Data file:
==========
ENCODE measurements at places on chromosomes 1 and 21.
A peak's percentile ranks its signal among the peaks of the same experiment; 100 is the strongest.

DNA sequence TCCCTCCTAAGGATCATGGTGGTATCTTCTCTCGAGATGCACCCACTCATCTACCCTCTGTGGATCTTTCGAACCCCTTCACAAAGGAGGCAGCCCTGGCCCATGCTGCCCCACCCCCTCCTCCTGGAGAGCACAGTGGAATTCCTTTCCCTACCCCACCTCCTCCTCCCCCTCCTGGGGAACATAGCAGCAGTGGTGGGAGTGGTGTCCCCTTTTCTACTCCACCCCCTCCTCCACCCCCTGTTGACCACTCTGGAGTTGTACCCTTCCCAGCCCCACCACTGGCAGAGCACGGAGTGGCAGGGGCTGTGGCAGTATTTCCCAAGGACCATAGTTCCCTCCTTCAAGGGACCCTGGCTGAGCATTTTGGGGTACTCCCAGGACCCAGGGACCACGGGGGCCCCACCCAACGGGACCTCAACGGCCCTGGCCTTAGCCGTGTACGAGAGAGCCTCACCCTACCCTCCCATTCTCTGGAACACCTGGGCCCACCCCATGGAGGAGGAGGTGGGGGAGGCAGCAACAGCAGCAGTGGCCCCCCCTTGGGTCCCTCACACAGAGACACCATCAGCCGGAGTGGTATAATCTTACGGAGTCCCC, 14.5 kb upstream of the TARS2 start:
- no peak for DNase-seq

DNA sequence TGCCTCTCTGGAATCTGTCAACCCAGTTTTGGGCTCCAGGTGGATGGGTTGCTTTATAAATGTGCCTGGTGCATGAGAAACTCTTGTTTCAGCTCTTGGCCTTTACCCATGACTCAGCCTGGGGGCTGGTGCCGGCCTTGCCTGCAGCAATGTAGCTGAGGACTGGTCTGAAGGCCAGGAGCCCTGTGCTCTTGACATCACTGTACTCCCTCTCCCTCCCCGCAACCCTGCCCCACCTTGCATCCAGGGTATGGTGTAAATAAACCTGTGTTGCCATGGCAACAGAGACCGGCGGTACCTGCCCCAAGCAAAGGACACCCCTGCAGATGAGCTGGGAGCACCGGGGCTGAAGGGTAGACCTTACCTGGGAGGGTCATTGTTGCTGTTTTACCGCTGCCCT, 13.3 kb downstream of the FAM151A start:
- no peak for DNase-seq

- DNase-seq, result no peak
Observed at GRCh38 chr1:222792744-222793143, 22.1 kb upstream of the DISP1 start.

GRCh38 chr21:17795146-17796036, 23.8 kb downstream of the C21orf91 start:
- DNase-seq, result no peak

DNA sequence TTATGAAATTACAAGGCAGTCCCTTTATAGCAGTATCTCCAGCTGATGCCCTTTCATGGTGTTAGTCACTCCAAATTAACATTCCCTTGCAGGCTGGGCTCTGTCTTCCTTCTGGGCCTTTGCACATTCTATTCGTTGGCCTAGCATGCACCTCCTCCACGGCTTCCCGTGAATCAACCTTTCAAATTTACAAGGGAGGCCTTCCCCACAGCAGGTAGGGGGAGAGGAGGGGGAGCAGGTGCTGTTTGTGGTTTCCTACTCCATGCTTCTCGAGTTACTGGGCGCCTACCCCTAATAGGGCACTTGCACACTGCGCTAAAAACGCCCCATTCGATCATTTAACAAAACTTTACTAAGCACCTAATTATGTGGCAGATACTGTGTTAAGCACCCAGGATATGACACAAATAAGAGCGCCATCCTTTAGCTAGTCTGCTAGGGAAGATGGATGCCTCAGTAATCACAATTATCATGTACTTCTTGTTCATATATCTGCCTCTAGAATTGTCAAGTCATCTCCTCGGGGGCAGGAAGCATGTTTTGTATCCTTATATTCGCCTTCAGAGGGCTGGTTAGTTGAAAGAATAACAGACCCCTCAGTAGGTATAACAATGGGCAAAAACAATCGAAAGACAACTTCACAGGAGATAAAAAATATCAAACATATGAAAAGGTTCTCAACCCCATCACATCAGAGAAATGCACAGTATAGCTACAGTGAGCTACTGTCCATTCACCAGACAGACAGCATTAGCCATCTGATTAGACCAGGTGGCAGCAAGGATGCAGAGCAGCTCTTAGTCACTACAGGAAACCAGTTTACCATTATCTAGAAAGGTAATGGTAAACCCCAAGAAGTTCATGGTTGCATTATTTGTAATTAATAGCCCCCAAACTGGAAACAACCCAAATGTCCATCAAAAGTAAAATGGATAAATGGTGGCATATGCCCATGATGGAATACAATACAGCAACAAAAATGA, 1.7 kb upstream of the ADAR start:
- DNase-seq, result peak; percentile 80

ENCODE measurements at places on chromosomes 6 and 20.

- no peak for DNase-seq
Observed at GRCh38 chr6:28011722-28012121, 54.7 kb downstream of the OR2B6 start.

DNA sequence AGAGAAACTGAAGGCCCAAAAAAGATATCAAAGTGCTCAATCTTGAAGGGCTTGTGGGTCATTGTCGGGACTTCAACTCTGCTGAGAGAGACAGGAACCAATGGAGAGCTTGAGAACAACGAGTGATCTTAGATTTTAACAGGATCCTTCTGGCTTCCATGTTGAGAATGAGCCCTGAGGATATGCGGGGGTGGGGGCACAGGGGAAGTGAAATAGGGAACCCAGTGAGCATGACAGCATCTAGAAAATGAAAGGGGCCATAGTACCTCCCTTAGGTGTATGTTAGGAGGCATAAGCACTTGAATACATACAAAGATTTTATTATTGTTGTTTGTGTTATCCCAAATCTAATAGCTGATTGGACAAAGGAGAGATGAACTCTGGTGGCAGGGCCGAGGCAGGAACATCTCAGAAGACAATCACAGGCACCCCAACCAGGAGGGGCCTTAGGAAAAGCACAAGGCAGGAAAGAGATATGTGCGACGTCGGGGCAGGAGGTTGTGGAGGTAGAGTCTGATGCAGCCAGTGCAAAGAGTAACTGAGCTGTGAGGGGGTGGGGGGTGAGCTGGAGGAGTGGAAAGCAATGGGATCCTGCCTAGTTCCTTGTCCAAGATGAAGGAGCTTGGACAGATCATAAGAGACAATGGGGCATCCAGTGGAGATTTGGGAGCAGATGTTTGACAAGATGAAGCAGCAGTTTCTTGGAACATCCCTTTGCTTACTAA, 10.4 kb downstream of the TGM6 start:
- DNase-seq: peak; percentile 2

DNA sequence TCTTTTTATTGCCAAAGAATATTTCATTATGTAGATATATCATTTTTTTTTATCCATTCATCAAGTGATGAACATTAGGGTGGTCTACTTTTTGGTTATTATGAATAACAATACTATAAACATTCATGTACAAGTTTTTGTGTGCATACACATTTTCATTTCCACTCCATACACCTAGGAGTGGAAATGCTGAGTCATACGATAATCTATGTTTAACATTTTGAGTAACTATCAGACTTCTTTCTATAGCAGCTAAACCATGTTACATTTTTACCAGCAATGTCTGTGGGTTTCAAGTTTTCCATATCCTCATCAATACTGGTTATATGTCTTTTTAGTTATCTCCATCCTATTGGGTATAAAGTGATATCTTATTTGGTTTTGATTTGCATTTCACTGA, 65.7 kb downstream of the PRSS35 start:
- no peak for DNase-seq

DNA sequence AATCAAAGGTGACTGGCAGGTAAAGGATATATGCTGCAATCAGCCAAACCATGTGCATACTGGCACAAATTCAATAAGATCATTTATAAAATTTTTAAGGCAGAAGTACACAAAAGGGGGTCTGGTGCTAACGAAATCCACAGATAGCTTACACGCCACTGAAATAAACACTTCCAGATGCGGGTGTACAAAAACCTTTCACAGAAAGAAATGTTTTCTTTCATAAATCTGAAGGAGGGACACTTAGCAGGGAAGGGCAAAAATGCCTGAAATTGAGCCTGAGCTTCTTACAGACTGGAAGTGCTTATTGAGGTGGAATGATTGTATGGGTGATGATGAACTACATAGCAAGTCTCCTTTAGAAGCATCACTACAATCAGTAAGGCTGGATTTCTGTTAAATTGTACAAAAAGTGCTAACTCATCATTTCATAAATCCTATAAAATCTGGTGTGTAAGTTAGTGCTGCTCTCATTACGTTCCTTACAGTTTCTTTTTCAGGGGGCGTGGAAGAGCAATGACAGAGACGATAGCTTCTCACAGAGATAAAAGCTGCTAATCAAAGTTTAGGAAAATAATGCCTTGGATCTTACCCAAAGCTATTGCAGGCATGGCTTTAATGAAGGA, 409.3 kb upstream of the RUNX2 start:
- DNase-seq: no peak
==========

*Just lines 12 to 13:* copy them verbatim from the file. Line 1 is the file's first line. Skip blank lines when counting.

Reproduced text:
- DNase-seq, result peak; percentile 80

ENCODE measurements at places on chromosomes 6 and 20.